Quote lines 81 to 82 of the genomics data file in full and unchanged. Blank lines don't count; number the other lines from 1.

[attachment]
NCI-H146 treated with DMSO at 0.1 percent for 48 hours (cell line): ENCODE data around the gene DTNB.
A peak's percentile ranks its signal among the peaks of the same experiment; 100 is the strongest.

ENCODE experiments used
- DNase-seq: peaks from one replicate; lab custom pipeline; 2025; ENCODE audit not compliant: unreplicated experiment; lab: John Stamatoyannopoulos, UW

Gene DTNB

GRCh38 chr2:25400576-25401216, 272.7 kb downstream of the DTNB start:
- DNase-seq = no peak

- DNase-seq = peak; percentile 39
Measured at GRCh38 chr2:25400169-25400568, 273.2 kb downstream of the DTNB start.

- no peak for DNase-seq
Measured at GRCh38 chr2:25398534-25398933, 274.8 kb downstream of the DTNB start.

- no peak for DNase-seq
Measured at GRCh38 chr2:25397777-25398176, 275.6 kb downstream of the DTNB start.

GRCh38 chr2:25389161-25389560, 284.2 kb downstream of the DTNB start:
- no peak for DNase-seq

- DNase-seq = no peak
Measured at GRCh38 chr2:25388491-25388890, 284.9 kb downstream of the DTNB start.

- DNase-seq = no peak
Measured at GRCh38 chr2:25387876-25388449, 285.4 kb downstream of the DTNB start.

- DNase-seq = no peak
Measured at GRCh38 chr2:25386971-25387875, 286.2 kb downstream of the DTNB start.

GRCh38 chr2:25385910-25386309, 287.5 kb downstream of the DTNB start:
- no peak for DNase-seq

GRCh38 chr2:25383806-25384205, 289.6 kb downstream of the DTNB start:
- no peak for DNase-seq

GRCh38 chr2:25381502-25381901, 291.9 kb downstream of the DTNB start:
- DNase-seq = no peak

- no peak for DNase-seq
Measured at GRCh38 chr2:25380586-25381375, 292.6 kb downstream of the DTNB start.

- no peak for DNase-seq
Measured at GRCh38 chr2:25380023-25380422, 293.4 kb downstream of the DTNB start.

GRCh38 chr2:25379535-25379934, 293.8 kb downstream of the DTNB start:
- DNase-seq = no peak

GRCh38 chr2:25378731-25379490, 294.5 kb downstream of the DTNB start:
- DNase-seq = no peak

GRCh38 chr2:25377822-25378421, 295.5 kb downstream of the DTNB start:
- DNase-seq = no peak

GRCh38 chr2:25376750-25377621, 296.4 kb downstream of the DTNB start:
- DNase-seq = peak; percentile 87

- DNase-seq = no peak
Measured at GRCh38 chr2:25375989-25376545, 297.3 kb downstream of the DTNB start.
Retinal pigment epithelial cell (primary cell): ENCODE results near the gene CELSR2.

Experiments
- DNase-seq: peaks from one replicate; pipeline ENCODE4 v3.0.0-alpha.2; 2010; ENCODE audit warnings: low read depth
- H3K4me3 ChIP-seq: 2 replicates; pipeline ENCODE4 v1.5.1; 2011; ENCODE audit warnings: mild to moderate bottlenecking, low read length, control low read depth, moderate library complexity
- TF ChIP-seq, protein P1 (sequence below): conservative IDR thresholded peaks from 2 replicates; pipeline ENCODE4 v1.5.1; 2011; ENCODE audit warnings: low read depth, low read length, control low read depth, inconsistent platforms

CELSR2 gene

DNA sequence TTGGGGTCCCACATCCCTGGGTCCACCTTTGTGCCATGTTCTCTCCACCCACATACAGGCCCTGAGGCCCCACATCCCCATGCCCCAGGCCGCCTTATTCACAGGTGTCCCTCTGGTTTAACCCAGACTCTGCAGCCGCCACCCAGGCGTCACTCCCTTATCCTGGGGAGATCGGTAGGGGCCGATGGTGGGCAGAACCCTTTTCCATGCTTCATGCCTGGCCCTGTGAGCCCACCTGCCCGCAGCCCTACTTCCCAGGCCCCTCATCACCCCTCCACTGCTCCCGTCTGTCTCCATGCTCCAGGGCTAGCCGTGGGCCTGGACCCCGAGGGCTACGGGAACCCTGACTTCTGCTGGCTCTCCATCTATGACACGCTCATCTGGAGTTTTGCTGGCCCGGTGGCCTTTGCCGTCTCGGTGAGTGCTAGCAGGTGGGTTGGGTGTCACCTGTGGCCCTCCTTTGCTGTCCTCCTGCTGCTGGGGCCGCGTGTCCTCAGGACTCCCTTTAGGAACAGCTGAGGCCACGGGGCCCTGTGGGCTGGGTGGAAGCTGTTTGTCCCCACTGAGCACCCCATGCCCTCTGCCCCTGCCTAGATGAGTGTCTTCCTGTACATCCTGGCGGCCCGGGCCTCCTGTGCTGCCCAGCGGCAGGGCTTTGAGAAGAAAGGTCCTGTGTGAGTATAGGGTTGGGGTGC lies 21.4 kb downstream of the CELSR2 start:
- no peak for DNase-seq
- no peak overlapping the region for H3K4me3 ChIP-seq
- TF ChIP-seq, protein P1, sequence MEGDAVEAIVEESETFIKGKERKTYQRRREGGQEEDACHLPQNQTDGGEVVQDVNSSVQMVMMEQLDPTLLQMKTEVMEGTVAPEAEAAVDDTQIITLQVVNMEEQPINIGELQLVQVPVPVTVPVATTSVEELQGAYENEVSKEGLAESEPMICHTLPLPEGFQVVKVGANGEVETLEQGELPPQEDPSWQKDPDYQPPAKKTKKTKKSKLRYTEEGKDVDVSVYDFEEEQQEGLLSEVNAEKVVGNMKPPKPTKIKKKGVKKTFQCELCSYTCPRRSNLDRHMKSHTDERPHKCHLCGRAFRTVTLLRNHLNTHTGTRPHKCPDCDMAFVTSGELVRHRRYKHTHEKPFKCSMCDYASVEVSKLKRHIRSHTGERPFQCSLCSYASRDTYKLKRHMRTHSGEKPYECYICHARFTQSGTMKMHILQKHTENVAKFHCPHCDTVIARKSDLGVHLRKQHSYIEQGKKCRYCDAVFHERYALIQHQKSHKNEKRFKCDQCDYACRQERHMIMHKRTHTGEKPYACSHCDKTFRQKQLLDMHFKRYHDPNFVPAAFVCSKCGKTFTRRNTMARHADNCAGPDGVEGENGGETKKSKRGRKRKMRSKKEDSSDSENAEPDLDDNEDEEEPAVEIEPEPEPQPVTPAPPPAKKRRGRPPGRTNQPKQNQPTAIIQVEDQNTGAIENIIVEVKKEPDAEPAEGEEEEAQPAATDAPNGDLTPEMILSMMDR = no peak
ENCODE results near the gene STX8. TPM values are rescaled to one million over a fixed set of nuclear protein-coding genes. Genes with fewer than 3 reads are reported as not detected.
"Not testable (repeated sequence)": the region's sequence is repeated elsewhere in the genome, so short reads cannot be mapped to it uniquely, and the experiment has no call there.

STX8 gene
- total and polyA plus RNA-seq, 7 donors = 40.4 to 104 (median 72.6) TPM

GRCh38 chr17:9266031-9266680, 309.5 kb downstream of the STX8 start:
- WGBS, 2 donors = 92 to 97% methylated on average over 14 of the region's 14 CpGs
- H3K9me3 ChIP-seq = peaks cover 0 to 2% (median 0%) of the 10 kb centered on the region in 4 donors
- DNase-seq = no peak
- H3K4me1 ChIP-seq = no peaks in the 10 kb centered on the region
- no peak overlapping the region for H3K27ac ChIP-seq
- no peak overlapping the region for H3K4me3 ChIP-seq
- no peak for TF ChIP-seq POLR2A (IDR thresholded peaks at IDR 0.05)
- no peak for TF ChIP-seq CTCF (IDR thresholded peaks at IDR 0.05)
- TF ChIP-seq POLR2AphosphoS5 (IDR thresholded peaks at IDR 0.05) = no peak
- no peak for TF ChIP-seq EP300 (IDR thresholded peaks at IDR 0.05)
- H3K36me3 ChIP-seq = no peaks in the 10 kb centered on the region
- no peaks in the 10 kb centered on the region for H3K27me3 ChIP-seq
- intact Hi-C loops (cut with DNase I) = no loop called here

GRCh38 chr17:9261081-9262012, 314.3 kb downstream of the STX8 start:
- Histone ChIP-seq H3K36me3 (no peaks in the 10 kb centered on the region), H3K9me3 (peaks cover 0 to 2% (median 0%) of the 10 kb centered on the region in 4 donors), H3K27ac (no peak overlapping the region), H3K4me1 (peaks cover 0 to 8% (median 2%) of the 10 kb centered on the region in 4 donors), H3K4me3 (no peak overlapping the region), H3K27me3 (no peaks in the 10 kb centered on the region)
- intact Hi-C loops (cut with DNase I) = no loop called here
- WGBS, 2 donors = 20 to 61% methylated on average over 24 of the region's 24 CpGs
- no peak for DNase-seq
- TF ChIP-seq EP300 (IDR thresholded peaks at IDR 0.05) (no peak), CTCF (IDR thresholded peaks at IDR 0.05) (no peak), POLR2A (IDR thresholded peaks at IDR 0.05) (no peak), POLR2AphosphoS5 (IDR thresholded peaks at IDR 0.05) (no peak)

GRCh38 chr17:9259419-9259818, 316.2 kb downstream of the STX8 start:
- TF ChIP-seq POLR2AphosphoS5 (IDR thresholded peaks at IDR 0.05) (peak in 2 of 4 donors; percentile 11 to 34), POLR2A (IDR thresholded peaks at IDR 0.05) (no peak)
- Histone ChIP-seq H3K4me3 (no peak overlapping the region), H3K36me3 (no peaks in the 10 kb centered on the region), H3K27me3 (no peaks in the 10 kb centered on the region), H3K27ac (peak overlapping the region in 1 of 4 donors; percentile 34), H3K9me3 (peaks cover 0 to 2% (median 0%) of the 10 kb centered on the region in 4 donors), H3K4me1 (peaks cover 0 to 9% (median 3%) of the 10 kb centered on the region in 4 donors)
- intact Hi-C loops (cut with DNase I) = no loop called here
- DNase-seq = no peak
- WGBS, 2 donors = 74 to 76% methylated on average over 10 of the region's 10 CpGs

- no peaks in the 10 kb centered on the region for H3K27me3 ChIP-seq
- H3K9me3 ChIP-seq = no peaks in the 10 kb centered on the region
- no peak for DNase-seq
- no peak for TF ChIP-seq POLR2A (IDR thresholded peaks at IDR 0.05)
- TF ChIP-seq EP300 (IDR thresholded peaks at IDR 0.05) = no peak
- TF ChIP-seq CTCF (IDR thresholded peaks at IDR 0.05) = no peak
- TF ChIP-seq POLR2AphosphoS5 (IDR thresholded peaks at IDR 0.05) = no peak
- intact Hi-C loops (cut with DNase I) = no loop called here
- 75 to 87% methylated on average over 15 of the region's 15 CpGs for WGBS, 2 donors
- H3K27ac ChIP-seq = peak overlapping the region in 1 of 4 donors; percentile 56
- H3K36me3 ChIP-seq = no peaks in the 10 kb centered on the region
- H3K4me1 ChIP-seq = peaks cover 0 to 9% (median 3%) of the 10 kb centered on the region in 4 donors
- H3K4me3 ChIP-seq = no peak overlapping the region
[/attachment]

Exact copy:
- WGBS, 2 donors = 74 to 76% methylated on average over 10 of the region's 10 CpGs

- no peaks in the 10 kb centered on the region for H3K27me3 ChIP-seq